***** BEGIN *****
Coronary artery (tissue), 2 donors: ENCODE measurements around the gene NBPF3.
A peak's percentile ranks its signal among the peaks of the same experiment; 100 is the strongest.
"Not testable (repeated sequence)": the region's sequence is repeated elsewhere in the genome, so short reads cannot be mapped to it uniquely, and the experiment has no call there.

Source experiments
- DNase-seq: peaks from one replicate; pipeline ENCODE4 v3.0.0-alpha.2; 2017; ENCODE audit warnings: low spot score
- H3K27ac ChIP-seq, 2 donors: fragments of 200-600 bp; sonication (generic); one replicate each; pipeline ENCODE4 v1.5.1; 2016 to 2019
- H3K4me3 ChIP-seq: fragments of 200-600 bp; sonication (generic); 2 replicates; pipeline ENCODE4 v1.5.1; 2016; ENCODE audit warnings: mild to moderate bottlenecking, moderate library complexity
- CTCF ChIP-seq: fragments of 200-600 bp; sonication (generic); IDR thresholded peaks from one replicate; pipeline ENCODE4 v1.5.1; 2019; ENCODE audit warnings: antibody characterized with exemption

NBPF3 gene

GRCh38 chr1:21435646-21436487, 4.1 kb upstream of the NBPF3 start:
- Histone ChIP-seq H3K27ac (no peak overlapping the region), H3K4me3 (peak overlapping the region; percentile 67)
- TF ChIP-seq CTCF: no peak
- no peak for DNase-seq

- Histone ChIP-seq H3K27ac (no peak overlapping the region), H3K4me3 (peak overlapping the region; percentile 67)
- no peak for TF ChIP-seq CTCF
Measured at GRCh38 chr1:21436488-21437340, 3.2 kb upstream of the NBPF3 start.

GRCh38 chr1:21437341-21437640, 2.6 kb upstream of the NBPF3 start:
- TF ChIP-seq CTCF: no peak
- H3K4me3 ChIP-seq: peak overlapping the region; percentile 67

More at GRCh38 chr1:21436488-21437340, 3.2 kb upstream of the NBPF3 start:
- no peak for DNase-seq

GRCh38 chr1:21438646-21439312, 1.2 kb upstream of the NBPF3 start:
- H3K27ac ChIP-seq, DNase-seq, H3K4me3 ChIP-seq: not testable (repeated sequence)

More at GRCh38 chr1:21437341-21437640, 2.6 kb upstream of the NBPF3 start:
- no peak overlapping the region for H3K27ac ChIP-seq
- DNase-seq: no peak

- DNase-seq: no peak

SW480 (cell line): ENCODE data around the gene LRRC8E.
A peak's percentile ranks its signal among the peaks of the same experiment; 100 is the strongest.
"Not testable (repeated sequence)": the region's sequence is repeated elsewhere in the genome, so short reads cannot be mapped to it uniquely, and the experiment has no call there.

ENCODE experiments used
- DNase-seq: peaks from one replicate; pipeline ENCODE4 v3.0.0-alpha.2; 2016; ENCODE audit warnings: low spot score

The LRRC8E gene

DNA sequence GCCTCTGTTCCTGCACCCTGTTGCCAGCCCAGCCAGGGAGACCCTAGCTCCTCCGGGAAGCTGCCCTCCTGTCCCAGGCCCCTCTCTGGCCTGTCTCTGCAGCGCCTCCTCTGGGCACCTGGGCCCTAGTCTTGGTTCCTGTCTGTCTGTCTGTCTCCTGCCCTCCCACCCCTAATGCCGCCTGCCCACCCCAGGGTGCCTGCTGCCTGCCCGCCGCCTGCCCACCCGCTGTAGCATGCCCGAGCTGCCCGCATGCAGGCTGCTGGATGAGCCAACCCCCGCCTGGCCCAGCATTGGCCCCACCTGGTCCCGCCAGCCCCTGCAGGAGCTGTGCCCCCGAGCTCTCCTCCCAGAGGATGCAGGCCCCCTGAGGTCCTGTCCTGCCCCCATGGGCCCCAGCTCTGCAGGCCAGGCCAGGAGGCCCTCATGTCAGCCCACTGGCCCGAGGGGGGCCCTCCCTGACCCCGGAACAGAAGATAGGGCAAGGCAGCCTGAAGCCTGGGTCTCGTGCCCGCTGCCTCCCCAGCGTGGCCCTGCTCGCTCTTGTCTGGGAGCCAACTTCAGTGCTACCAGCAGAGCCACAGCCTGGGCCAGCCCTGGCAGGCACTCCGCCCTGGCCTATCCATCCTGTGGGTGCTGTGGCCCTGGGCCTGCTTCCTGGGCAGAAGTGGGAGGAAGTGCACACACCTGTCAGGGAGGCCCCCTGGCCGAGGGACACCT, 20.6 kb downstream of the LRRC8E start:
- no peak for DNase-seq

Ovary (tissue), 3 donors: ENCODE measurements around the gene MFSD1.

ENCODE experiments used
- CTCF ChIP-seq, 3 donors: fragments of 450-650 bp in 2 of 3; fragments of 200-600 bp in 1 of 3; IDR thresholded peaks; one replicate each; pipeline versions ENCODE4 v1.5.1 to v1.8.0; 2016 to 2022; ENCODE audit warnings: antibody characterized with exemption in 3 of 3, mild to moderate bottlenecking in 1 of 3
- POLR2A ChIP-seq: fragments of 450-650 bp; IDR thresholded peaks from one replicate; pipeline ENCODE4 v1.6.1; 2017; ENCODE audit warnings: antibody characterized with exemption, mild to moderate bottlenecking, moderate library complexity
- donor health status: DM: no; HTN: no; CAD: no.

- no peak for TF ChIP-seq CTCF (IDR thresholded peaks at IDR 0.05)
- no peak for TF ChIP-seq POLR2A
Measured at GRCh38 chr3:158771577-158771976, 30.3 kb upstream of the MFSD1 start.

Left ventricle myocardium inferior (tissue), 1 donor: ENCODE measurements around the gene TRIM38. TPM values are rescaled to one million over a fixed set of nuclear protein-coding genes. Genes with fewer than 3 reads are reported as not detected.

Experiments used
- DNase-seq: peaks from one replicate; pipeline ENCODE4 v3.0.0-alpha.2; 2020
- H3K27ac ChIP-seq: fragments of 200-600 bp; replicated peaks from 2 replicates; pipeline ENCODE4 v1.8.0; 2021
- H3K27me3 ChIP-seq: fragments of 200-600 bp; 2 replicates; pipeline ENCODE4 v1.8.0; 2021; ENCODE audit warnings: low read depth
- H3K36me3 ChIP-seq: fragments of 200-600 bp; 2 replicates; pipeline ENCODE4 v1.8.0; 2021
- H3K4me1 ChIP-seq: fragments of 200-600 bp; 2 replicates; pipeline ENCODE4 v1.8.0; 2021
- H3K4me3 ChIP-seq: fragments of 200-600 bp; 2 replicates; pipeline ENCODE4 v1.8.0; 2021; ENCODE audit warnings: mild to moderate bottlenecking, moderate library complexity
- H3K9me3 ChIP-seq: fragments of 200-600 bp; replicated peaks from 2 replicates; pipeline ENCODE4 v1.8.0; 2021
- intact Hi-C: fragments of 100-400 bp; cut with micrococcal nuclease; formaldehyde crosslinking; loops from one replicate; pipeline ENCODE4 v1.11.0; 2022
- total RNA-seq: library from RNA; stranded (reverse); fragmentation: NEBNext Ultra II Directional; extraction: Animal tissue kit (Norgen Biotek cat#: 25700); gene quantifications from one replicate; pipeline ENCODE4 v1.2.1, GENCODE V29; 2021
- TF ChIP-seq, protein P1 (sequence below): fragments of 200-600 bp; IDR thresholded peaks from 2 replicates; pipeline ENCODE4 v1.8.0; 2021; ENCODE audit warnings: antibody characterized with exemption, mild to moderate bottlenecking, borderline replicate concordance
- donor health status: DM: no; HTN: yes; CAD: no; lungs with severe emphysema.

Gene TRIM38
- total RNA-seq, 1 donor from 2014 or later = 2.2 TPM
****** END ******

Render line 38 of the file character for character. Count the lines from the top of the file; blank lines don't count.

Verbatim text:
- CTCF ChIP-seq, 3 donors: fragments of 450-650 bp in 2 of 3; fragments of 200-600 bp in 1 of 3; IDR thresholded peaks; one replicate each; pipeline versions ENCODE4 v1.5.1 to v1.8.0; 2016 to 2022; ENCODE audit warnings: antibody characterized with exemption in 3 of 3, mild to moderate bottlenecking in 1 of 3